Sure, you know about many things that we can recycle. Recycling bins for plastics regularly dot the streets of cities and small towns, and folded cardboard is put out on curbs weekly.
Luckily, recycling extends to propane tanks as well. Not only can its vessel be reused, refurbished, recertified, and recycled, keeping tanks out of landfills, but propane is an environmentally sound fuel source.
Propane is a clean-burning, low-carbon fuel, and since it’s non-toxic, it doesn’t contaminate soil or groundwater. It produces 43% fewer greenhouse gases than an equivalent amount of electricity generated from the grid.
That may be a surprising statistic, but it begins to make sense when you consider the entire life and transportation cycle of electricity. Over 60% of electricity in the United States is generated by coal, which means it has to be transported by vehicle to a power plant before it’s transmitted to homes.
Compared to propane, which goes from being processed to stored to delivered, the difference in overall carbon output is significant — and using propane means your carbon footprint shrinks in proportion.
And the fact that another part of propane’s use is handled with a mind toward conservation and eco-friendliness only boosts propane’s eco-friendly status. The 5 “Re-“s make it happen!
If you continue using your propane tank for grilling or some other use, you can get it refilled at a designated propane refilling location. Reusing propane tanks is better for the environment and better for your wallet than buying a whole new tank!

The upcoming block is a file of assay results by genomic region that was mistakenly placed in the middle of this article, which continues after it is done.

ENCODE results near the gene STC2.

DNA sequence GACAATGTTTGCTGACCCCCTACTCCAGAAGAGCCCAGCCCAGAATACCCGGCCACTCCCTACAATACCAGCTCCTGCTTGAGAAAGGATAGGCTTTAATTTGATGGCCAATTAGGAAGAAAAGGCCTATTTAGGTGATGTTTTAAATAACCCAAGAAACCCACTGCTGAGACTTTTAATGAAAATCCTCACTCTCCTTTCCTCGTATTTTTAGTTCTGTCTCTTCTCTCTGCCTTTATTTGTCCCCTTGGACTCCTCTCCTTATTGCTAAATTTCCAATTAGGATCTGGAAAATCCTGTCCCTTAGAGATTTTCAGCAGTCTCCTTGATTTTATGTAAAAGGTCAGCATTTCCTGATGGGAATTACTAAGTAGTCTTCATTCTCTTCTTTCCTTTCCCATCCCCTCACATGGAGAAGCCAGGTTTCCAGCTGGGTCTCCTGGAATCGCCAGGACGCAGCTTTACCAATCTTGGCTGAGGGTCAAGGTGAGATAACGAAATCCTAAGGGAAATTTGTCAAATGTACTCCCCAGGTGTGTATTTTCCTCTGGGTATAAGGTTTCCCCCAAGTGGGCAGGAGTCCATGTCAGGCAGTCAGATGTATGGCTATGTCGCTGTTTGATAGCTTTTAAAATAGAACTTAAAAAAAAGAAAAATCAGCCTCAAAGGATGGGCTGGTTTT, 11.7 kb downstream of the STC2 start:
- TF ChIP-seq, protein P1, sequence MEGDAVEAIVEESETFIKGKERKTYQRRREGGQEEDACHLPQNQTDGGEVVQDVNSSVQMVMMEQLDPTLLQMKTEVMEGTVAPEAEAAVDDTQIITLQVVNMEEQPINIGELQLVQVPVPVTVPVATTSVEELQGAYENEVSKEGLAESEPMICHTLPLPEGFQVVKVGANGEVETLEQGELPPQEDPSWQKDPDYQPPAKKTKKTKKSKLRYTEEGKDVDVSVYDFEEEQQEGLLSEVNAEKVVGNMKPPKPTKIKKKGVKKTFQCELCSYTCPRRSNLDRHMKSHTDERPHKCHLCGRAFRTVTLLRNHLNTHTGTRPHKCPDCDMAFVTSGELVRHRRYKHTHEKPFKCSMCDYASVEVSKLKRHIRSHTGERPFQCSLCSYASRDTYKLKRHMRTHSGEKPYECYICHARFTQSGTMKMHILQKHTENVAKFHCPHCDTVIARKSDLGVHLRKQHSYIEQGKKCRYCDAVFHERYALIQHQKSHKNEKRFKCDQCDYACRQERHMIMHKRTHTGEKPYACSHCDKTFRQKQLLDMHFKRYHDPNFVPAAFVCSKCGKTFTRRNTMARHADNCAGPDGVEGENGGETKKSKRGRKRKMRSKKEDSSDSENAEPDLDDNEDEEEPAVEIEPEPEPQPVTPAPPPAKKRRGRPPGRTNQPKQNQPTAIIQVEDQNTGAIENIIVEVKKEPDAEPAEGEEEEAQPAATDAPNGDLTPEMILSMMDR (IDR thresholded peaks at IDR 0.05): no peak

Recycling is the way to go if you no longer need your tank! You’ll need to drop it off with a specialized recycler since many municipalities and regular recycling centers won’t accept propane tanks. This is due to the possibility of there still being trace amounts of propane in the tank, which means it has to be handled with extra safety and care.
This turns out to be a positive thing because it means propane tanks have a greater chance at a second shot at life rather than possibly still winding up in a landfill. The unfortunate truth is that only about 35% of submitted recycled materials are actually recycled, so reusing is the safest bet to prevent waste.
Please reach out to your local public works department or your local propane provider to find the best place for recycling/reusing your propane tank. At Paraco, we’ve had a propane tank refurbishing center in our Waterbury, CT location since 2018.
Refurbishing means re-doing something until it’s as good as new — and it’s a process that gives propane tanks tons of repeated uses rather than being disposed of.
At our facility, we take propane tanks that have seen better days and make them as good as new, so they can go back into circulation. We refurbish and recycle over 1.3 million tanks annually by thoroughly removing any rust from empty propane tanks, replacing valves, giving them a fresh coating of paint, and re-labeling them.
Take a look inside the process at our facility in this video:
Recertifying BBQ cylinder, more usually referred to as tanks, is also an option that prolongs their lifespan and indicates that the tank can continue to be safely used. Not unlike items in your fridge, propane tanks have a date stamped onto them that shows when they were manufactured.
Every 5 – 12 years (depending on that date of manufacture), propane tanks need to be recertified by a professional to confirm their safe and continued use. Upon recertification, they’ll be given a new stamped date, and the process repeats from there!
Larger tanks also go through a similar recertification process that allows you to use the same tank for a long time, barring any issues, which isn’t typical.
If you have any questions and the refilling, reuse, refurbishment, or refilling of propane tanks, please let us know. We’re experts in green fuel and the green practices that help care for our planet.
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